In 1829 white invaders established a colony at Swan River in what is now Western Australia. Noongar people first attempted to isolate and avoid these settlers, but a series of murders by white settlers in December 1831 eventually led to an armed response by Noongar warriors. Initially warriors under the leadership of Yagan and Midgegooroo responded to the depredations with acts of traditional retribution (spearing), however as white violence escalated Yagan in particular pursued an armed campaign against the settlement. Crops and buildings were burned, livestock was scattered, and an ambitious series of robberies was conducted. Yagan’s interactions with white settlers were not always hostile, and he was eventually killed by two shepherds he had befriended. They shot him, and cut off his head to claim a reward offered by the colonial government. Yagan’s head was pickled and taken to England to be publically displayed.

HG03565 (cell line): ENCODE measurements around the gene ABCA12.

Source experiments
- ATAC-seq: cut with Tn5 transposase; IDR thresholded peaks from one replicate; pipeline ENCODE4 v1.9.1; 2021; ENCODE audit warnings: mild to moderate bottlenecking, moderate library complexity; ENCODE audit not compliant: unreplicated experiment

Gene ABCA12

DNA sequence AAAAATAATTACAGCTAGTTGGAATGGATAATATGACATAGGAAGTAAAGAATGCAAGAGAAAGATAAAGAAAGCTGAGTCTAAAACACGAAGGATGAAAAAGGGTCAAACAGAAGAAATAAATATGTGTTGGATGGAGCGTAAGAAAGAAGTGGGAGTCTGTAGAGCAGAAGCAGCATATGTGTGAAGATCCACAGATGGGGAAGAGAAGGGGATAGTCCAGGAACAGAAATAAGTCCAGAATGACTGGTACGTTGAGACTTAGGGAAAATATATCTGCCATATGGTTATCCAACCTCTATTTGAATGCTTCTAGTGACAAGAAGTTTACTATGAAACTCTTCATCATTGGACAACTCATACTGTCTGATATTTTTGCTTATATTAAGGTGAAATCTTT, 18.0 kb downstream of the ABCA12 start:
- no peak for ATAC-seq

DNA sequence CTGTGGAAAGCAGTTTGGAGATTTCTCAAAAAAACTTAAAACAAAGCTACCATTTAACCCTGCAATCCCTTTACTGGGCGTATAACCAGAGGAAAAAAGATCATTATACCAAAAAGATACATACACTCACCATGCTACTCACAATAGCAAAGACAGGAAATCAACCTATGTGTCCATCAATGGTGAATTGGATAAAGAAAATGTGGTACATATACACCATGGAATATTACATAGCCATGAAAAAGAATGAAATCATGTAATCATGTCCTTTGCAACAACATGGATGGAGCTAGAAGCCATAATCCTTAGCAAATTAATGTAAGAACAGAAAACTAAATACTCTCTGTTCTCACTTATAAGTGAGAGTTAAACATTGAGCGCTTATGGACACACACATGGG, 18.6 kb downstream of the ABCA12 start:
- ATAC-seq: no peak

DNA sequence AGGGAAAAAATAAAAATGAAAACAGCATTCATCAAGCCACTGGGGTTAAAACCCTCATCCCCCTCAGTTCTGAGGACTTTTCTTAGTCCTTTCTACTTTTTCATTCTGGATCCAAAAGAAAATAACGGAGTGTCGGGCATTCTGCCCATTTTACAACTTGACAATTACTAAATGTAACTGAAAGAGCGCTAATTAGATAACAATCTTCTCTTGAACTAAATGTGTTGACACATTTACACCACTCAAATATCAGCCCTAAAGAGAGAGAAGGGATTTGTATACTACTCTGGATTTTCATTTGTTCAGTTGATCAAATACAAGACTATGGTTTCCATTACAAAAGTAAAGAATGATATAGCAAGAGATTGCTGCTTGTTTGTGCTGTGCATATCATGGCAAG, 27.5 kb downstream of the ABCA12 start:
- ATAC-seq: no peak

By 1890 white settlers were colonising the Kimberley region. Jundamurra was a Bunuba man employed as a tracker in the service of the white Police. In 1894 he was deployed against his own people. Jundamurra rebelled. He killed liberated prisoners, seized weapons, and commenced a three year guerrilla war against white settlers, soldiers and police. Eventually his band was tracked down, and Jundamurra was captured and killed. Like many other black resistance fighters, he was beheaded and his remains were put on public display in England.

Jandamarra, Yagan and Windradyne are but three of the names that have (barely) survived a deliberate campaign of forgetting and denial. The vast majority of black resistance fighters were simply murdered and forgotten, with their actions dismissively explained away.

The Australian ruling class wish to minimise, and forget black resistance and white atrocities because remembering has important political consequences.

The acts and history of resistance demonstrate the reality that this continent’s original peoples never ceded their right to self-determination. Far from surrendering or fading away in the mists of time, Aboriginal peoples fought tooth and nail to defend their lands, laws and people.